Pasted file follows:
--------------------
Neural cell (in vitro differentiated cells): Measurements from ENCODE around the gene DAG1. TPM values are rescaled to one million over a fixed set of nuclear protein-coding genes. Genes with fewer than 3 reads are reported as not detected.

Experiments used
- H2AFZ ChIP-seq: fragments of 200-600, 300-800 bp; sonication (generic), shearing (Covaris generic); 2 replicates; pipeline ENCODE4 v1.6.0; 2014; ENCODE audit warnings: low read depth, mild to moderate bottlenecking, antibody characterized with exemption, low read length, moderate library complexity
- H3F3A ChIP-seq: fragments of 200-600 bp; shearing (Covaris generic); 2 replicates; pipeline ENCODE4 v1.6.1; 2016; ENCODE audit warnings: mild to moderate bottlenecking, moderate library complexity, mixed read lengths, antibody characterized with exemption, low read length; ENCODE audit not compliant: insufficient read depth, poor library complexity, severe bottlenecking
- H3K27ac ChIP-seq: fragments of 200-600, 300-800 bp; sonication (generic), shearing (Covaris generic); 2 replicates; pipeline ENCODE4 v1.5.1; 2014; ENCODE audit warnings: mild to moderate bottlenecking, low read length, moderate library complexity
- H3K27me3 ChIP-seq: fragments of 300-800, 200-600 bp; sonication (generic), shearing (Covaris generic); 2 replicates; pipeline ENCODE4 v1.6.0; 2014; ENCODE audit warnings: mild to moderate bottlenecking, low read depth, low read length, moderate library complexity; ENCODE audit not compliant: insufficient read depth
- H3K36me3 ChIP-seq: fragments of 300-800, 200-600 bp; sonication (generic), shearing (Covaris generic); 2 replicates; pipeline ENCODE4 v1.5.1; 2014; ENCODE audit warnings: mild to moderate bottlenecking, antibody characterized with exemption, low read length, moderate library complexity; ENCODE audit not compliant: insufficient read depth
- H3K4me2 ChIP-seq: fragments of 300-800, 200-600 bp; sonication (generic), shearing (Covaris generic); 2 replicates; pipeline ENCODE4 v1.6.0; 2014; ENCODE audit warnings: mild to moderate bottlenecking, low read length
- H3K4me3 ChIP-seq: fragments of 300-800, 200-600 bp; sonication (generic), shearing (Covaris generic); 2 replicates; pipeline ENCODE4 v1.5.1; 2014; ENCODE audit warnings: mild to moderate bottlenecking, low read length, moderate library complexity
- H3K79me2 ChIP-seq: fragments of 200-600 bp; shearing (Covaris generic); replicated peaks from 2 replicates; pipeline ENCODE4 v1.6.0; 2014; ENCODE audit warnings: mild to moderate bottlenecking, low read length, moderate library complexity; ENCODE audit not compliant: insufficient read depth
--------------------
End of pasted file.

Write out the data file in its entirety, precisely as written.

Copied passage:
Neural cell (in vitro differentiated cells): Measurements from ENCODE around the gene DAG1. TPM values are rescaled to one million over a fixed set of nuclear protein-coding genes. Genes with fewer than 3 reads are reported as not detected.

Experiments used
- H2AFZ ChIP-seq: fragments of 200-600, 300-800 bp; sonication (generic), shearing (Covaris generic); 2 replicates; pipeline ENCODE4 v1.6.0; 2014; ENCODE audit warnings: low read depth, mild to moderate bottlenecking, antibody characterized with exemption, low read length, moderate library complexity
- H3F3A ChIP-seq: fragments of 200-600 bp; shearing (Covaris generic); 2 replicates; pipeline ENCODE4 v1.6.1; 2016; ENCODE audit warnings: mild to moderate bottlenecking, moderate library complexity, mixed read lengths, antibody characterized with exemption, low read length; ENCODE audit not compliant: insufficient read depth, poor library complexity, severe bottlenecking
- H3K27ac ChIP-seq: fragments of 200-600, 300-800 bp; sonication (generic), shearing (Covaris generic); 2 replicates; pipeline ENCODE4 v1.5.1; 2014; ENCODE audit warnings: mild to moderate bottlenecking, low read length, moderate library complexity
- H3K27me3 ChIP-seq: fragments of 300-800, 200-600 bp; sonication (generic), shearing (Covaris generic); 2 replicates; pipeline ENCODE4 v1.6.0; 2014; ENCODE audit warnings: mild to moderate bottlenecking, low read depth, low read length, moderate library complexity; ENCODE audit not compliant: insufficient read depth
- H3K36me3 ChIP-seq: fragments of 300-800, 200-600 bp; sonication (generic), shearing (Covaris generic); 2 replicates; pipeline ENCODE4 v1.5.1; 2014; ENCODE audit warnings: mild to moderate bottlenecking, antibody characterized with exemption, low read length, moderate library complexity; ENCODE audit not compliant: insufficient read depth
- H3K4me2 ChIP-seq: fragments of 300-800, 200-600 bp; sonication (generic), shearing (Covaris generic); 2 replicates; pipeline ENCODE4 v1.6.0; 2014; ENCODE audit warnings: mild to moderate bottlenecking, low read length
- H3K4me3 ChIP-seq: fragments of 300-800, 200-600 bp; sonication (generic), shearing (Covaris generic); 2 replicates; pipeline ENCODE4 v1.5.1; 2014; ENCODE audit warnings: mild to moderate bottlenecking, low read length, moderate library complexity
- H3K79me2 ChIP-seq: fragments of 200-600 bp; shearing (Covaris generic); replicated peaks from 2 replicates; pipeline ENCODE4 v1.6.0; 2014; ENCODE audit warnings: mild to moderate bottlenecking, low read length, moderate library complexity; ENCODE audit not compliant: insufficient read depth